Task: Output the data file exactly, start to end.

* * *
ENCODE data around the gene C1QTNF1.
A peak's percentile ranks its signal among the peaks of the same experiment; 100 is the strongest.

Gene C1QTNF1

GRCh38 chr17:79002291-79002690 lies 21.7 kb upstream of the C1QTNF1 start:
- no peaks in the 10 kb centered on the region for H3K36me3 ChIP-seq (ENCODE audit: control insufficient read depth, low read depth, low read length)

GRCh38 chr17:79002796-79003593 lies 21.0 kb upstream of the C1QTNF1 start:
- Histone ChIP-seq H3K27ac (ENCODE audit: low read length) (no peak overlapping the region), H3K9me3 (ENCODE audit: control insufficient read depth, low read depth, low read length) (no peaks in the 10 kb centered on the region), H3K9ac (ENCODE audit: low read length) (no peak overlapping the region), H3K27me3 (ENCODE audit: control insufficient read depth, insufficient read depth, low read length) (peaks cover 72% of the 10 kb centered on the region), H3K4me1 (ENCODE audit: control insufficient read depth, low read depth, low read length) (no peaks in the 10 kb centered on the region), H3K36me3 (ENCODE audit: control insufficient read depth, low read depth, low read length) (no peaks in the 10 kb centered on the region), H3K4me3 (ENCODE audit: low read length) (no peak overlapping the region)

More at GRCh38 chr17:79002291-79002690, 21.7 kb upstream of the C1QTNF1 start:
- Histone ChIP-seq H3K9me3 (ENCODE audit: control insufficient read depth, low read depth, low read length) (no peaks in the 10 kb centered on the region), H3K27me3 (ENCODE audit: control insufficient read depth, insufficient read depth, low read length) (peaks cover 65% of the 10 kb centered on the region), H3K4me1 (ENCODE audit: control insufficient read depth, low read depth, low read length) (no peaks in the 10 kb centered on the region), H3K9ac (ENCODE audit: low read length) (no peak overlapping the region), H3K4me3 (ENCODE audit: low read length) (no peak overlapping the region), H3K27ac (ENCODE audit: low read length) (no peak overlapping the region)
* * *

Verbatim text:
ENCODE data around the gene C1QTNF1.
A peak's percentile ranks its signal among the peaks of the same experiment; 100 is the strongest.

Gene C1QTNF1

GRCh38 chr17:79002291-79002690 lies 21.7 kb upstream of the C1QTNF1 start:
- no peaks in the 10 kb centered on the region for H3K36me3 ChIP-seq (ENCODE audit: control insufficient read depth, low read depth, low read length)

GRCh38 chr17:79002796-79003593 lies 21.0 kb upstream of the C1QTNF1 start:
- Histone ChIP-seq H3K27ac (ENCODE audit: low read length) (no peak overlapping the region), H3K9me3 (ENCODE audit: control insufficient read depth, low read depth, low read length) (no peaks in the 10 kb centered on the region), H3K9ac (ENCODE audit: low read length) (no peak overlapping the region), H3K27me3 (ENCODE audit: control insufficient read depth, insufficient read depth, low read length) (peaks cover 72% of the 10 kb centered on the region), H3K4me1 (ENCODE audit: control insufficient read depth, low read depth, low read length) (no peaks in the 10 kb centered on the region), H3K36me3 (ENCODE audit: control insufficient read depth, low read depth, low read length) (no peaks in the 10 kb centered on the region), H3K4me3 (ENCODE audit: low read length) (no peak overlapping the region)

More at GRCh38 chr17:79002291-79002690, 21.7 kb upstream of the C1QTNF1 start:
- Histone ChIP-seq H3K9me3 (ENCODE audit: control insufficient read depth, low read depth, low read length) (no peaks in the 10 kb centered on the region), H3K27me3 (ENCODE audit: control insufficient read depth, insufficient read depth, low read length) (peaks cover 65% of the 10 kb centered on the region), H3K4me1 (ENCODE audit: control insufficient read depth, low read depth, low read length) (no peaks in the 10 kb centered on the region), H3K9ac (ENCODE audit: low read length) (no peak overlapping the region), H3K4me3 (ENCODE audit: low read length) (no peak overlapping the region), H3K27ac (ENCODE audit: low read length) (no peak overlapping the region)